Ispica

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Ispica
Comune
Comune di Ispica
Ispica panorama.jpg
Ispica is located in Italy
Ispica
Ispica
Location of Ispica in Italy
Coordinates: 36°47′N 14°54′E / 36.783°N 14.900°E / 36.783; 14.900Coordinates: 36°47′N 14°54′E / 36.783°N 14.900°E / 36.783; 14.900
Country Italy
Region Sicily
Province Ragusa (RG)
Frazioni Santa Maria del Focallo
Area
 • Total 100 km2 (40 sq mi)
Elevation 170 m (560 ft)
Population
 • Total 15,000
 • Density 150/km2 (390/sq mi)
Time zone CET (UTC+1)
 • Summer (DST) CEST (UTC+2)
Postal code I-97014
Dialing code +390932
Patron saint SS. Maria vergine del monte Carmelo

Ispica (Sicilian: Spaccafurnu, Latin: Hyspicae Fundus) is a city and comune in the south of Sicily, Italy. It is 30 kilometres (19 mi) from Ragusa, 50 kilometres (31 mi) from Syracuse, and 90 kilometres (56 mi) away from La Valletta, on the coast of Malta. The first mention in a document of Ispica occurred in 1093, in a list of churches and ecclesiastic departments for administrative purposes, but the territory has been colonized since the Bronze Age.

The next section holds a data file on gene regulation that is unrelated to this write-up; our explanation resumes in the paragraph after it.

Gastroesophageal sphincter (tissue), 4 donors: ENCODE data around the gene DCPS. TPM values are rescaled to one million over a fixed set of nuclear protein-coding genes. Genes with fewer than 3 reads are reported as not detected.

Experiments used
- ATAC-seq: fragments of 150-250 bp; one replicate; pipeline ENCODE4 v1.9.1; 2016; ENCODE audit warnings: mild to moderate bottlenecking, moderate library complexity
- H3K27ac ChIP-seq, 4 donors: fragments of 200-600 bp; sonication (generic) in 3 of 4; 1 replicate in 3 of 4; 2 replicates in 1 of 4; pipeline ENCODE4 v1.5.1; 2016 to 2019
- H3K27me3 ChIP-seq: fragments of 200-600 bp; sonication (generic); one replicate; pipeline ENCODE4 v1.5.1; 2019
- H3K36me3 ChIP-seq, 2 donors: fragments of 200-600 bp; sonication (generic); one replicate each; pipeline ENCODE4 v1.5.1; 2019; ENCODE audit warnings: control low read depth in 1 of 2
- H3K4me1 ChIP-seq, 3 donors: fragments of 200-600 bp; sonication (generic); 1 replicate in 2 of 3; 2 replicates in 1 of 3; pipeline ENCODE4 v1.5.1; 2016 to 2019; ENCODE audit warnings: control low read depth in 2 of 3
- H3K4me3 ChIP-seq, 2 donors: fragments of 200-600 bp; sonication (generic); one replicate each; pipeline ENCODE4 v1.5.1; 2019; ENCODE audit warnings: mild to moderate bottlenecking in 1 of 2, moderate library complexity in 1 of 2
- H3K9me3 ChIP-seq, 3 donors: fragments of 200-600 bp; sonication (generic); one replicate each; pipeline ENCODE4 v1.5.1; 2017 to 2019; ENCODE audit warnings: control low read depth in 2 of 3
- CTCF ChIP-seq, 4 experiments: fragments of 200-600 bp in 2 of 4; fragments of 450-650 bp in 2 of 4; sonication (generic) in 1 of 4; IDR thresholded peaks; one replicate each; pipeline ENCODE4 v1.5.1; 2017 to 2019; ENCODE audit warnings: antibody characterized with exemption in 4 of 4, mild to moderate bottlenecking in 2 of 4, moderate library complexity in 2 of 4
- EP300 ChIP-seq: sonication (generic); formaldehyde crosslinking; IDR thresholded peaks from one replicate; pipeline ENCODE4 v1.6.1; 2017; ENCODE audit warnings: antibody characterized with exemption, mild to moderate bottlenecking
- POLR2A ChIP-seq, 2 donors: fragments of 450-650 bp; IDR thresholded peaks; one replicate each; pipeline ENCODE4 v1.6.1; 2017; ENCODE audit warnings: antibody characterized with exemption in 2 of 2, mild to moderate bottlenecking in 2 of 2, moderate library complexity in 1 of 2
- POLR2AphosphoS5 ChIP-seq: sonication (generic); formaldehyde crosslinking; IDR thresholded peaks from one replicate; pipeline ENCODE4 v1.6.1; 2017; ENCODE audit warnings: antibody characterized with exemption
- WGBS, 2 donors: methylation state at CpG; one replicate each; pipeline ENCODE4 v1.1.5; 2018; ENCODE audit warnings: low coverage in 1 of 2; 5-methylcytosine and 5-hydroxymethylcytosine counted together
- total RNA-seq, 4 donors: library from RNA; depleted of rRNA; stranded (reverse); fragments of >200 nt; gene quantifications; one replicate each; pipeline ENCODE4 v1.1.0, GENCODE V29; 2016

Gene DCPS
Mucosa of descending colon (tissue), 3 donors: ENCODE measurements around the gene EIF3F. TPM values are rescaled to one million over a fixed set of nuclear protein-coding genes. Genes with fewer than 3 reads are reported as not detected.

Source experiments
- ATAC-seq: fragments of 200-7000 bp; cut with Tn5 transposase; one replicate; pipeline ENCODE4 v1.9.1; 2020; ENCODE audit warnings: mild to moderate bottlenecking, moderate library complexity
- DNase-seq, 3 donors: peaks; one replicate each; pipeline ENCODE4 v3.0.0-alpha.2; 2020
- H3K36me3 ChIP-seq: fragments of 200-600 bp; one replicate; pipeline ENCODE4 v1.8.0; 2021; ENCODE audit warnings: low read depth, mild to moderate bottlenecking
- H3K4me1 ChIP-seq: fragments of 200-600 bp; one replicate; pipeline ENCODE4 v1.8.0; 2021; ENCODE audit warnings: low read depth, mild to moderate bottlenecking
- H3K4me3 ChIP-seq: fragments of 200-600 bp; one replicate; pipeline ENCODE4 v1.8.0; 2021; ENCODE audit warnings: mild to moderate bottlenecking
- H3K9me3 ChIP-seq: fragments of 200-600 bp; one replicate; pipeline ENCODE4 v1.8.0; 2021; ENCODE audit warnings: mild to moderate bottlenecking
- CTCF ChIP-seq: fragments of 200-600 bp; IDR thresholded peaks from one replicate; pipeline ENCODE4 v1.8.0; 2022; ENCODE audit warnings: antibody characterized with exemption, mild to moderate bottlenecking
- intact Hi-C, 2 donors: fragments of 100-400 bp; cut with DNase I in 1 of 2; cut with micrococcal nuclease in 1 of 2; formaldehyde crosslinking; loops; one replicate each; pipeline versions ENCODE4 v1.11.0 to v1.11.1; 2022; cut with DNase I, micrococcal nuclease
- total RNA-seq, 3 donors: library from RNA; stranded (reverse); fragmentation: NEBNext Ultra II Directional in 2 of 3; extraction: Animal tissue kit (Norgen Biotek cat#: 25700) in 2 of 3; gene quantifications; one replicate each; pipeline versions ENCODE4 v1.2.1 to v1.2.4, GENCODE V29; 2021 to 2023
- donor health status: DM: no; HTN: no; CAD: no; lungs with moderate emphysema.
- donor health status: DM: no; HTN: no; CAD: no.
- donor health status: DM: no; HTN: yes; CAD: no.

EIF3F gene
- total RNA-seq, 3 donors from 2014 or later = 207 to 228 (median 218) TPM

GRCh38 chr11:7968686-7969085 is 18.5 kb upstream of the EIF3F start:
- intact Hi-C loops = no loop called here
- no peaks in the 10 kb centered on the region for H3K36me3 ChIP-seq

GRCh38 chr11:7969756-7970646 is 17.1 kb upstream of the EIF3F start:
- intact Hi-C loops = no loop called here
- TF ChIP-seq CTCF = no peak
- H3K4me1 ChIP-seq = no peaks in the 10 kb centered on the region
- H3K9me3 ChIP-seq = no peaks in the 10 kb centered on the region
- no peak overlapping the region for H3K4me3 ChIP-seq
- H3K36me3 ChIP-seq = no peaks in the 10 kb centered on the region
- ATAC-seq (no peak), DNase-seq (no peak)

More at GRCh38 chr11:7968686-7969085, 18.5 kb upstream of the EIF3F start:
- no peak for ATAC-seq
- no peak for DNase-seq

The city is located on a hill. The main economical activity consists of farming and organic products, especially carrot, zucchini, tomatoes, olives, vineyards.Ispica is the largest producer of organic carrot of southern Italy with about 18,000 tons of annual production. There is 10 kilometres (6 mi) of coastline, most of which is sand and dunes, and an island (Porri island) at 2 kilometres (1.2 mi) from the coast.

The town also hosts examples of Sicilian Baroque architecture such as the Vincenzo Sinatra's Basilica di Santa Maria Maggiore, the Annunziata Church, the Carmine monastery, and the St. Barthelemy cathedral.

Ispica was destroyed by an earthquake in 1693 and rebuilt on its present site.

The 16th century St. Francis monastery in Ispica precedes the Baroque architectural period.
Vincenzo Sinatra's Basilica di Santa Maria Maggiore.

Cava Ispica[edit]

The Cava Ispica (Cave of Ispica) consists of a series of housing units carved in rocky formations. Built prior to the Greek colonization, these houses were used until the end of the nineteenth century. This cave, the most important in Eastern Sicily, is 13 kilometres (8 mi) long and is divided among two other comunes, Modica and Rosolini.